Get Video ID from URL using Regex Match and Elixir

Get Video ID from URL using Regex Match and Elixir

Introduction

This is part five of the nine post series on Processing a Log File with Elixir. If you find this article helpful, please subscribe and share 🚀

In the last post, Filtering a List Using Regex Match and Elixir, we trimmed our list to only contain the paths: "example.com/04C0BF/v2/sources/content-owners/" and
"example.com/04C0BF/ads/transcodes/".

Looking at our remaining steps, we see that we still need to trim the URL to just be the 4, 5, or 6 digit video_id.

    1. Fetch data from URL
    2. Split each new line into a list item
    3. Split each line into list items
    4. Filter items to only contain the URL and TCP_HIT/MISS
    5. Find the six-digit video id from the URL, it should be the first integer in HTTP paths of:

"example.com/04C0BF/v2/sources/content-owners/" and
"example.com/04C0BF/ads/transcodes/"

  1. Group by Video ID
  2. Get Cache Hit and Misses for each Video
  3. Calculate the Cache Hit Misses
  4. Sort by video id
  5. Print to file

Our data is still looking something like this

[
  ....
  [
    http: "http://example.com/04C0BF/v2/sources/content-owners/sgl-entertainment/275211/v0401185814-1389k.mp4+740005.ts",
    tcp: "TCP_HIT/200"
  ],
  [
    http: "http://example.com/04C0BF/v2/sources/content-owners/sgl-entertainment/326260/v20169101326-1256x544-3063k.mp4+3713710.ts",
    tcp: "TCP_HIT/200"
  ],
  [
    http: "http://example.com/04C0BF/v2/sources/content-owners/cinedigm-itub/398629/v201711170053-2061k.mp4+4582327.ts",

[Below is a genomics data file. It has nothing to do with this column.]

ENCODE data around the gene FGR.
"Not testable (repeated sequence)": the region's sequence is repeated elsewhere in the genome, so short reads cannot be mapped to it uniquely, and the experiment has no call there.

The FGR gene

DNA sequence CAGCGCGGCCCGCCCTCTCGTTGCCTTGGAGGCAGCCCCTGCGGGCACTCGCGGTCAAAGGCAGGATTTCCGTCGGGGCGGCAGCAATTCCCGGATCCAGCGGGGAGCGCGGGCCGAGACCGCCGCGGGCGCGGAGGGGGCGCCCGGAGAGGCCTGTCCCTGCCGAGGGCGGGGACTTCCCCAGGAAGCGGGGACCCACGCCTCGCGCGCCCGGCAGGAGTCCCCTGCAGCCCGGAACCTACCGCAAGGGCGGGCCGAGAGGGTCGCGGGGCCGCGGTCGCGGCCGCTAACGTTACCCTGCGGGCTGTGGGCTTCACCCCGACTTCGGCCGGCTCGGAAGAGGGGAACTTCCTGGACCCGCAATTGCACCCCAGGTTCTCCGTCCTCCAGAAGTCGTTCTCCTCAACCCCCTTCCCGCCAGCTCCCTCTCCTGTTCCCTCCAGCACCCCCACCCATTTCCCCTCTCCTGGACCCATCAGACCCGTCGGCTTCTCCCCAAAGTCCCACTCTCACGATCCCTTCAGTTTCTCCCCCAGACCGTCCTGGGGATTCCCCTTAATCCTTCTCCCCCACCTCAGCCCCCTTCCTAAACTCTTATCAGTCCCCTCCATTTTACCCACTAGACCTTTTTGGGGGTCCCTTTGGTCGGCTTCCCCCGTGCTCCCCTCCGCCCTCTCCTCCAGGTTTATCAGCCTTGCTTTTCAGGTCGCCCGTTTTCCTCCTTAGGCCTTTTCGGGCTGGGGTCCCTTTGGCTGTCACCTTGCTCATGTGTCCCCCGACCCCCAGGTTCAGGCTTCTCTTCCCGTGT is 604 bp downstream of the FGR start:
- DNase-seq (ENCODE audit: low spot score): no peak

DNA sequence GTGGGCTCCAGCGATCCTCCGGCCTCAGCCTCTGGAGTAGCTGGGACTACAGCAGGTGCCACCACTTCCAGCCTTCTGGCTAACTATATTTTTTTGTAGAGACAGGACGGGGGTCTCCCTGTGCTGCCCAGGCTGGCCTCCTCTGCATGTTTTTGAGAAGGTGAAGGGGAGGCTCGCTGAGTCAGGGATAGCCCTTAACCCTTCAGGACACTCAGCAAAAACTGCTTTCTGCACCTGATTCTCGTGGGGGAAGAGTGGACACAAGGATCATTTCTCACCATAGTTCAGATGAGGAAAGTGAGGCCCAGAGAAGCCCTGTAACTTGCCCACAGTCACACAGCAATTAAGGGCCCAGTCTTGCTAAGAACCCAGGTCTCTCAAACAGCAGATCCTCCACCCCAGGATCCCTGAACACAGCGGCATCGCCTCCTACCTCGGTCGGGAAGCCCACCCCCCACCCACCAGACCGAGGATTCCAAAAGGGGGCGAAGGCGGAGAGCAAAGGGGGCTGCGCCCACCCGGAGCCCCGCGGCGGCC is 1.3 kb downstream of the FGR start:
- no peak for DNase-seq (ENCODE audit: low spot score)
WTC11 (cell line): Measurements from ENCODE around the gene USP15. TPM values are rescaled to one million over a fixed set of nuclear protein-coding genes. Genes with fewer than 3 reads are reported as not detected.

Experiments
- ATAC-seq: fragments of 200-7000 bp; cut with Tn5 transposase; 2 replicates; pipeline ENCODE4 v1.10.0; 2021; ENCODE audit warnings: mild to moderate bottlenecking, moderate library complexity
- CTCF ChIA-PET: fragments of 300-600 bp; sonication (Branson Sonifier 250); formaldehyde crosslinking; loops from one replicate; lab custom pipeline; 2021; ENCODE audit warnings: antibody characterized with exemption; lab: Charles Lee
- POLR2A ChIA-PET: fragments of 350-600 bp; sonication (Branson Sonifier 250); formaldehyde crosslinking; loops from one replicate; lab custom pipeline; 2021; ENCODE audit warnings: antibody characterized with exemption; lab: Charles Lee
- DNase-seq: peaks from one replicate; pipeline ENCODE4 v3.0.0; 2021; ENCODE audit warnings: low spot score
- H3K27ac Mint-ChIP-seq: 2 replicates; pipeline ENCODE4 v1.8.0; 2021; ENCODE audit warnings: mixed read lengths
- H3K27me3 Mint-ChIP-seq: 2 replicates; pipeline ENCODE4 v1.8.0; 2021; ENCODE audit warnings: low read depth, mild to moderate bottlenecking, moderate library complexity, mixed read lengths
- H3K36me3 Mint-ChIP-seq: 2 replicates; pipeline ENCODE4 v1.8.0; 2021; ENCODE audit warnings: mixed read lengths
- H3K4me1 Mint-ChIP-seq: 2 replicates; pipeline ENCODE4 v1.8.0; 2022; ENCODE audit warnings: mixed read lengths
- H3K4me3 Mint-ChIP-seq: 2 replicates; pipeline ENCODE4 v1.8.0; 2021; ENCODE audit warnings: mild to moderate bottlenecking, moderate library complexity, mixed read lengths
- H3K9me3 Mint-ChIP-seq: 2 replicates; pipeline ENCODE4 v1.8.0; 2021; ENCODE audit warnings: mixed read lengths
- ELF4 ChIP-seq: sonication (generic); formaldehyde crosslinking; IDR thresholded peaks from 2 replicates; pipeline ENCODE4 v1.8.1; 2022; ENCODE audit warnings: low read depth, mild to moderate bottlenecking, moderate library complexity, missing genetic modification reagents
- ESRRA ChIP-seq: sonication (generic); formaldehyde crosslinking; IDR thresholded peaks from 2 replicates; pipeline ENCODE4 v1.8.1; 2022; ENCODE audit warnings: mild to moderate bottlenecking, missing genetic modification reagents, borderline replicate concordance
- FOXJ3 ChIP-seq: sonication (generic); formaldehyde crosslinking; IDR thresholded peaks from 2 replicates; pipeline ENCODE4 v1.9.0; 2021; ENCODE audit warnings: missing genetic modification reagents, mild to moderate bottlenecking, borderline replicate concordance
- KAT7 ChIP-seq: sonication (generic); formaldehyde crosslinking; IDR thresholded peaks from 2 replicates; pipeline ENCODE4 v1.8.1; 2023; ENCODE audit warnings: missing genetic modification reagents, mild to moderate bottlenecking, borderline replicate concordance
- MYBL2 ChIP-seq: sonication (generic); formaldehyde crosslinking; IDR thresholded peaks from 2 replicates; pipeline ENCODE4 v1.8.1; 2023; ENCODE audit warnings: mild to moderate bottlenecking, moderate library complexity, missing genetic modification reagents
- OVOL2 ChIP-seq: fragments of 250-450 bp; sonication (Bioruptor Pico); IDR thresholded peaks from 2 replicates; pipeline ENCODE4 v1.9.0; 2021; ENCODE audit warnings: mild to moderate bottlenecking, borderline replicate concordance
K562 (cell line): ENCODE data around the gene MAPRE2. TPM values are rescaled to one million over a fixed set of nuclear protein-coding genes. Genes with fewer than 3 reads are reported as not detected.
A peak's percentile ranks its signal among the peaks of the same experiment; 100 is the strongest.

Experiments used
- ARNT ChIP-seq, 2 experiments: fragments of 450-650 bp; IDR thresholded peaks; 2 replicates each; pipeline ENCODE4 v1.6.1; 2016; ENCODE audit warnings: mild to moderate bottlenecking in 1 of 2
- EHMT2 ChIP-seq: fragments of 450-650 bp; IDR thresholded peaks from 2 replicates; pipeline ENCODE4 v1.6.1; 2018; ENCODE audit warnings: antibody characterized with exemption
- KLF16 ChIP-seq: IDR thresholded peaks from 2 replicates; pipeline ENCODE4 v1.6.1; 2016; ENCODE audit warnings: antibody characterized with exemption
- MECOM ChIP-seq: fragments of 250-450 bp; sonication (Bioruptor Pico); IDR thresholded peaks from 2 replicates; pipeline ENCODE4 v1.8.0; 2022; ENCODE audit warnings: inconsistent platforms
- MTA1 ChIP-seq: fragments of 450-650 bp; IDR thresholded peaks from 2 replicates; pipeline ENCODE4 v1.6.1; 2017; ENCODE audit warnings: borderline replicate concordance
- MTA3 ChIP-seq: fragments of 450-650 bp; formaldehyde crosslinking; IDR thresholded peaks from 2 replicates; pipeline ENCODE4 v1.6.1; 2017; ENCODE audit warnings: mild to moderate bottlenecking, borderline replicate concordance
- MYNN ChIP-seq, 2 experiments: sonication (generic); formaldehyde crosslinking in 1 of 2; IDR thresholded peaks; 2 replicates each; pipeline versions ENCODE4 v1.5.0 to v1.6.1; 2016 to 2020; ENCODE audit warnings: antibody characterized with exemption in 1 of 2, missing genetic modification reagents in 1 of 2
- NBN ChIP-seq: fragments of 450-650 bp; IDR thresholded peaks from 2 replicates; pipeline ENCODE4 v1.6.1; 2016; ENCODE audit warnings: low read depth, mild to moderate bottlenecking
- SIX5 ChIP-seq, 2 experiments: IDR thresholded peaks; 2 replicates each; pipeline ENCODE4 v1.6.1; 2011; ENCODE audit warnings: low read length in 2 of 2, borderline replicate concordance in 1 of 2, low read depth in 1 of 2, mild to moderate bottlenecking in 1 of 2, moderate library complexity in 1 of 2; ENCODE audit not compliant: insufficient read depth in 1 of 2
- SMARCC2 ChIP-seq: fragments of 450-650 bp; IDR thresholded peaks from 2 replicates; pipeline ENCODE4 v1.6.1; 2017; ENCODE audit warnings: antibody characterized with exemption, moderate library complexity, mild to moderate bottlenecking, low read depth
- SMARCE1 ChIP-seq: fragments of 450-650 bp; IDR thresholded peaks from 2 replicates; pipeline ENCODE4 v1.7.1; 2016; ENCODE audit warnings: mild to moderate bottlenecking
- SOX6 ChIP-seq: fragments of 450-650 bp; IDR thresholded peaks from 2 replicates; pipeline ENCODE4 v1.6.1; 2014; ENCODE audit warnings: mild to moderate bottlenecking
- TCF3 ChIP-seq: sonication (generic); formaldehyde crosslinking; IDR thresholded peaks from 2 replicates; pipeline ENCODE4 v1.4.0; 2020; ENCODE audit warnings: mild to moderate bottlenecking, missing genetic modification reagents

tcp: "TCP_HIT/200"
  ],
  [
    http: "http://example.com/04C0BF/v2/sources/content-owners/cinedigm-itub/398629/v201711170053-2061k.mp4+4582327.ts",
    tcp: "TCP_HIT/206"
  ],
  ...
]

Write a Test

Let’s start by writing a simple test:

# test/access_log_app_test.exs
defmodule AccessLogAppTest do

  test "Gets first integer in URL path" do
    data = [
      [
        tcp_hit: "TCP_HIT/200",
        http: "http://example.com/ABCD/a/b/c/123456/somefile.mp4.ts"
      ],
      [
        tcp_hit: "TCP_HIT/206",
        http: "http://example.com/ABCD/e/f/789012/someotherfile.mp4.ts"
      ]
    ]
    result = get_id_from_url_path(data)
    assert result == [
      [ tcp_hit: "TCP_HIT/200",
        video_id: 123456
      ],
      [
        tcp_hit: "TCP_HIT/206",
        video_id: 789012
      ]
    ]
  end
end

From the above test we see that we need to create a function that takes a URL and finds the video_id, which is the first integer in the URL path.

To do this, we can create a function that takes a string and splits it by “/” and only returns the first chunk that contains an integer using a regex.

Solution

# lib/access_log_app/CLI.ex
defmodule AccessLogApp.CLI do
  ...

  def get_id_from_url_path(list) do
    Enum.map(list, fn entry ->
      Enum.map(entry, fn items ->
        case items do
          {:http, url} ->
            [video_id | _] = url
            |> String.split("/")
            |> Enum.map(fn keep_if_int ->
              case Regex.match?(~r(\b^\d{6}\b|\b^\d{5}\b|\b^\d{4}\b), keep_if_int) do
                true -> keep_if_int
                _ -> ""
              end
            end)
            |> Enum.filter(& !is_blank(&1))

            {:video_id, elem(Integer.parse(video_id), 0)}
          {k, v} -> {k, v}
          _ -> ""
        end
      end)
    end)
  end

  ...

  def is_blank(nil), do: true
  def is_blank(val) when val == %{}, do: true
  def is_blank(val) when val == [], do: true
  def is_blank(val) when is_binary(val), do: String.trim(val) == ""
  def is_blank(_val), do: false

  ...

end

How it works